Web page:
• Getting Crap Past the Radar: At Hell's Way Inn (itself a GCPTR incident), as the humans are about to turn in, Danielle mentions that they may not live to see another night. Cue her and Sir Orrin walking out hand-in-hand, and it's never shown whether they were taken from different rooms of the Inn.
  • Hand Wave: Melisande's recovery from her strange pseudo-coma. Carolinus believes it to have been Ommadon's crown which revived her, having been brought to her by Peter after the battle, adding that her revival was foretold by prophecy. Not only was that prophecy never before mentioned, but if he knew that was the case, why was he so upset when she first went into the coma?
    • Practically everything about Melisande was handwaved. Who were her parents, who were murdered when she was a child? She's apparently a princess, so how did Carolinus end up as her guardian? Where exactly is the kingdom she's a princess of, and who is running it? Why does she wear giant seashells on either side of her head?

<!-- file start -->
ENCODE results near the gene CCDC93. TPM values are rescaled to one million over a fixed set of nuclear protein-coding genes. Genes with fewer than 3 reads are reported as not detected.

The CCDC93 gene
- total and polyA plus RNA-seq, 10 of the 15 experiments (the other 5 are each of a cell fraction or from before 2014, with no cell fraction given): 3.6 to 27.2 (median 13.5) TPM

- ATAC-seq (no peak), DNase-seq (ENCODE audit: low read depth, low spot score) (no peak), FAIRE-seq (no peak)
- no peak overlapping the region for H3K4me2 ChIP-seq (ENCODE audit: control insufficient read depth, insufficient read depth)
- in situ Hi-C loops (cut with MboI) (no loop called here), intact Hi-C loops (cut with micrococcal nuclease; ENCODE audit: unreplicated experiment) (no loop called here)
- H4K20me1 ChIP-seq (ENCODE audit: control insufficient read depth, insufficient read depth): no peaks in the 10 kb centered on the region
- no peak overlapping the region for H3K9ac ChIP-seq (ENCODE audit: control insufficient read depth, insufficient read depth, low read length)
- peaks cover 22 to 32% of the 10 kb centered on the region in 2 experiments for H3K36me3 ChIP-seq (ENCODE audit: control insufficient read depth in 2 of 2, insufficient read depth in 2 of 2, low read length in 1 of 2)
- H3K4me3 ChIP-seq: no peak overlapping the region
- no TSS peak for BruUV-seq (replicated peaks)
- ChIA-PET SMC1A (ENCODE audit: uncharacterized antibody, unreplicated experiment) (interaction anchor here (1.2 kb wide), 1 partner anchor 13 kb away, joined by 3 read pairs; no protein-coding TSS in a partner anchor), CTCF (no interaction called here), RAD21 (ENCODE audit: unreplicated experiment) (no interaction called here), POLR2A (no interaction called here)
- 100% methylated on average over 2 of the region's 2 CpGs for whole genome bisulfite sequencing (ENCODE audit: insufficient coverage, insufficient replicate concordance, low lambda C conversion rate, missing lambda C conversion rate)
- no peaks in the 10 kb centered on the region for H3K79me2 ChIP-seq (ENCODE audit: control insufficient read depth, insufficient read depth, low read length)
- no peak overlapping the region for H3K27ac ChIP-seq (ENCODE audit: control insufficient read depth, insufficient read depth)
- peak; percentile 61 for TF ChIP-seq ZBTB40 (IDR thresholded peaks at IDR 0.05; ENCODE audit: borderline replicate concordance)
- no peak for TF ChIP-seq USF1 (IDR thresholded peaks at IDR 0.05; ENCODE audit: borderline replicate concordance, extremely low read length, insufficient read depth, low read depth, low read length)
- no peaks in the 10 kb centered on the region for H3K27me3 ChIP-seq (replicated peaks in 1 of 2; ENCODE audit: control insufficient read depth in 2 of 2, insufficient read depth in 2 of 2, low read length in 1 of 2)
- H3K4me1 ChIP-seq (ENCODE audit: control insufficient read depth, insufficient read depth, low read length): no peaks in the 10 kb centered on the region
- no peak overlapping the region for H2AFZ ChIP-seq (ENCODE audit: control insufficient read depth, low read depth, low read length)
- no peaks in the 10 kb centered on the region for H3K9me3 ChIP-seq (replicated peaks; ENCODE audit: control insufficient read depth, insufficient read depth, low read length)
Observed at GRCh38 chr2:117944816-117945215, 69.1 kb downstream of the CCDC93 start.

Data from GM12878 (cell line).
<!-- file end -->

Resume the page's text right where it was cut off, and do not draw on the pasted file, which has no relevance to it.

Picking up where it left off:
• Hair of Gold: Melisande
  • Here There Were Dragons
  • Heroes Want Redheads: Both played straight and averted. There are two heroes, and one ends up with the redhead, and the other gets the blonde.
  • Heroic Sacrifice: Smrgol.
  • Hey, It's That Voice!: Fans of Seventies TV will not only recognize John Ritter (Peter) as Jack Tripper from Three's Company, but also Harry Morgan (Carolinus) as Colonel Potter from M*A*S*H (if not as Joe Friday's partner) and James Gregory (Smrgol) as Inspector Luger from Barney Miller (if not as the Gorilla General from Planet of the Apes). Going back a little farther, Victor Buono (Aragh) was the villainous King Tut on Batman. And need one even mention James Earl Jones?
  • I Fell for Hours: "Actually, it's been more like ten centuries!"
  • Improbable Hairstyle: Melisande's long blonde hair is beautiful...except for the part where it looks like she's wearing gigantic seashells on either side of her head.
  • Kill'Em All: Bryagh slays Aragh, Giles and Danielle, and then Mutual Kills Sir Orrin, leaving Peter alone with Ommadon for the final confrontation. Of course, Death Is Cheap, and they're resurrected when the Magic Realm comes into being.
  • Knight Errant: Sir Orrin Neville-Smythe. Guess "Sir Brian" was too boring of a name...
  • Knight in Shining Armor: Sir Orrin Neville-Smythe.